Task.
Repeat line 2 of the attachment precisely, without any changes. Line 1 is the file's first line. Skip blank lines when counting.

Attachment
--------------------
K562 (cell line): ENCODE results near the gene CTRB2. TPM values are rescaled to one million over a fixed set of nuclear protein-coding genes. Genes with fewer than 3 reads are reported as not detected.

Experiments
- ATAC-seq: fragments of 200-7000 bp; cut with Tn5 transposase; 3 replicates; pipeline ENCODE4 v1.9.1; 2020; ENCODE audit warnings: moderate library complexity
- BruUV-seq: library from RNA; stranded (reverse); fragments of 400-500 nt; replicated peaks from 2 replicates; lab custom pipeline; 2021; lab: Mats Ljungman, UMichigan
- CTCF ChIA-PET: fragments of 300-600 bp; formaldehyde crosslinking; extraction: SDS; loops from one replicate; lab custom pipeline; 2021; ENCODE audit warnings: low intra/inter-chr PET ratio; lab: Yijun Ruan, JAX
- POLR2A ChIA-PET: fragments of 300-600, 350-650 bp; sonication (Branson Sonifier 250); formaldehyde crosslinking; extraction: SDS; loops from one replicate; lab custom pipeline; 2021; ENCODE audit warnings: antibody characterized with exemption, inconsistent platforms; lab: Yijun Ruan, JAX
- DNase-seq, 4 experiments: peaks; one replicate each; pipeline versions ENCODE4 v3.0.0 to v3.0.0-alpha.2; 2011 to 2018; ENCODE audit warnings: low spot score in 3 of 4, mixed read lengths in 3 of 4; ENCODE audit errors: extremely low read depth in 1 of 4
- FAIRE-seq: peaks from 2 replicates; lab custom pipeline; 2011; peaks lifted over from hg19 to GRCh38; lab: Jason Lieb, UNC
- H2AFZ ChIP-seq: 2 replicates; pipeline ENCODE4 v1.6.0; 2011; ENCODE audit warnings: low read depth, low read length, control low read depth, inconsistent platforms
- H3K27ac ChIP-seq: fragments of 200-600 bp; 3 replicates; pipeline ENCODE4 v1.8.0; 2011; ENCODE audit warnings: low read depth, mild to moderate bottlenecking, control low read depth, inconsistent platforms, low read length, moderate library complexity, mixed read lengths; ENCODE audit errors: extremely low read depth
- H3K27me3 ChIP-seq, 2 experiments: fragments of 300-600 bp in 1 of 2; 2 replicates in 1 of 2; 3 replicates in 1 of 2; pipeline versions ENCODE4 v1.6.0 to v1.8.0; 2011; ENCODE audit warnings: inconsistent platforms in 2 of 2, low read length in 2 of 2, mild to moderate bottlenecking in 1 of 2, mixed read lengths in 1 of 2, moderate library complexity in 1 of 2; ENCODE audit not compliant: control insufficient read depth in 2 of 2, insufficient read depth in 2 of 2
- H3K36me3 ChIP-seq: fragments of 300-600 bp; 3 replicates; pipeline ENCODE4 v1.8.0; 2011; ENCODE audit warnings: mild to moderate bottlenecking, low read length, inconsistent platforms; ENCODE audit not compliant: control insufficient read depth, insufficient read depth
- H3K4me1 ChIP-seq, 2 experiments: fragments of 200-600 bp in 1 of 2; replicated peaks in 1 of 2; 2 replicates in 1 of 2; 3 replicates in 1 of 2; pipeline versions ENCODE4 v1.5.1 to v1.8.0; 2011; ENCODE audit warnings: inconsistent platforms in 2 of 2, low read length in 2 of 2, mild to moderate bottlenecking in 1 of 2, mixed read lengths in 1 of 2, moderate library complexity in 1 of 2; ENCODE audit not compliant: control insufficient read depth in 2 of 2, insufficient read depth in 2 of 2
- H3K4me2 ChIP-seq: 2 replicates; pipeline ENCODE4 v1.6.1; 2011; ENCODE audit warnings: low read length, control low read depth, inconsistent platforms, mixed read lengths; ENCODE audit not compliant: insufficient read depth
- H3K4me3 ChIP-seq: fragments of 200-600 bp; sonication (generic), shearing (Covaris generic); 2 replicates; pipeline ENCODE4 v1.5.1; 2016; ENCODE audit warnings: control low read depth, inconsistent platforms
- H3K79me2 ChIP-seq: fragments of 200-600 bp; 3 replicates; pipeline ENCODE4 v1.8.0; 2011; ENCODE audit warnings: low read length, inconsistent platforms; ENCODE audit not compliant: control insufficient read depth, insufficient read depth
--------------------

Experiments